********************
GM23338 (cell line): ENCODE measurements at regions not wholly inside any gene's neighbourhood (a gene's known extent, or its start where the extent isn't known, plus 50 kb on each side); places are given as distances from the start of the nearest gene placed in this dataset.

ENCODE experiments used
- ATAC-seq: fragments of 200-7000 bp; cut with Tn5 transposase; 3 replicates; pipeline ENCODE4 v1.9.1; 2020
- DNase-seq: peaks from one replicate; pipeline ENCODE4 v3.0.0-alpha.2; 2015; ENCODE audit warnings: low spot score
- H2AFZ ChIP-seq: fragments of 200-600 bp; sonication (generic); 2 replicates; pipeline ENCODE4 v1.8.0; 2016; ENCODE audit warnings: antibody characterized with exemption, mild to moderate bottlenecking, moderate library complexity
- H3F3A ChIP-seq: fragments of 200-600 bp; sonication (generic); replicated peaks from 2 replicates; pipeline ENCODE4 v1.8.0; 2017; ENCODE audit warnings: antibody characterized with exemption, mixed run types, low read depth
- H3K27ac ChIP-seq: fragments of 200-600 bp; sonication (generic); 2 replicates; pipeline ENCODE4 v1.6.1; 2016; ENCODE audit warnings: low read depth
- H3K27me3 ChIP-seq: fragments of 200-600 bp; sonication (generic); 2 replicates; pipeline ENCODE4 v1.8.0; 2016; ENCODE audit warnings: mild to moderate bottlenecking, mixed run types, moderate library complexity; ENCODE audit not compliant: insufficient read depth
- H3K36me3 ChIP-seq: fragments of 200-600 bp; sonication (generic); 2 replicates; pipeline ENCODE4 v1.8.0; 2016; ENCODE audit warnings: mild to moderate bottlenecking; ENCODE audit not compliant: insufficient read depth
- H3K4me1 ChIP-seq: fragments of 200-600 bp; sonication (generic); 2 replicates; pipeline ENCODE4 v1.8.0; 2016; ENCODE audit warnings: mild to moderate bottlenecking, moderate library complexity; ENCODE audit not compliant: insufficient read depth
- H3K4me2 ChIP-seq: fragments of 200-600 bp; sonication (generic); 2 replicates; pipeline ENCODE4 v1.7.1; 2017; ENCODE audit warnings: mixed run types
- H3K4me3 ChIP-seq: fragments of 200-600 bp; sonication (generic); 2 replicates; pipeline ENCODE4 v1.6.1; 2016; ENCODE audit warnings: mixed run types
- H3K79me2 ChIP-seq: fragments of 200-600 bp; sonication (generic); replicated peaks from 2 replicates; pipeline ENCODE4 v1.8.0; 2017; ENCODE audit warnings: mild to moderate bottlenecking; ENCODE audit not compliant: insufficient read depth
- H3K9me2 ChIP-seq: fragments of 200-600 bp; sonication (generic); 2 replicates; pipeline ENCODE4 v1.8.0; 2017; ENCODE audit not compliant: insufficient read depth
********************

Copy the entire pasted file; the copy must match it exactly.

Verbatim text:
GM23338 (cell line): ENCODE measurements at regions not wholly inside any gene's neighbourhood (a gene's known extent, or its start where the extent isn't known, plus 50 kb on each side); places are given as distances from the start of the nearest gene placed in this dataset.

ENCODE experiments used
- ATAC-seq: fragments of 200-7000 bp; cut with Tn5 transposase; 3 replicates; pipeline ENCODE4 v1.9.1; 2020
- DNase-seq: peaks from one replicate; pipeline ENCODE4 v3.0.0-alpha.2; 2015; ENCODE audit warnings: low spot score
- H2AFZ ChIP-seq: fragments of 200-600 bp; sonication (generic); 2 replicates; pipeline ENCODE4 v1.8.0; 2016; ENCODE audit warnings: antibody characterized with exemption, mild to moderate bottlenecking, moderate library complexity
- H3F3A ChIP-seq: fragments of 200-600 bp; sonication (generic); replicated peaks from 2 replicates; pipeline ENCODE4 v1.8.0; 2017; ENCODE audit warnings: antibody characterized with exemption, mixed run types, low read depth
- H3K27ac ChIP-seq: fragments of 200-600 bp; sonication (generic); 2 replicates; pipeline ENCODE4 v1.6.1; 2016; ENCODE audit warnings: low read depth
- H3K27me3 ChIP-seq: fragments of 200-600 bp; sonication (generic); 2 replicates; pipeline ENCODE4 v1.8.0; 2016; ENCODE audit warnings: mild to moderate bottlenecking, mixed run types, moderate library complexity; ENCODE audit not compliant: insufficient read depth
- H3K36me3 ChIP-seq: fragments of 200-600 bp; sonication (generic); 2 replicates; pipeline ENCODE4 v1.8.0; 2016; ENCODE audit warnings: mild to moderate bottlenecking; ENCODE audit not compliant: insufficient read depth
- H3K4me1 ChIP-seq: fragments of 200-600 bp; sonication (generic); 2 replicates; pipeline ENCODE4 v1.8.0; 2016; ENCODE audit warnings: mild to moderate bottlenecking, moderate library complexity; ENCODE audit not compliant: insufficient read depth
- H3K4me2 ChIP-seq: fragments of 200-600 bp; sonication (generic); 2 replicates; pipeline ENCODE4 v1.7.1; 2017; ENCODE audit warnings: mixed run types
- H3K4me3 ChIP-seq: fragments of 200-600 bp; sonication (generic); 2 replicates; pipeline ENCODE4 v1.6.1; 2016; ENCODE audit warnings: mixed run types
- H3K79me2 ChIP-seq: fragments of 200-600 bp; sonication (generic); replicated peaks from 2 replicates; pipeline ENCODE4 v1.8.0; 2017; ENCODE audit warnings: mild to moderate bottlenecking; ENCODE audit not compliant: insufficient read depth
- H3K9me2 ChIP-seq: fragments of 200-600 bp; sonication (generic); 2 replicates; pipeline ENCODE4 v1.8.0; 2017; ENCODE audit not compliant: insufficient read depth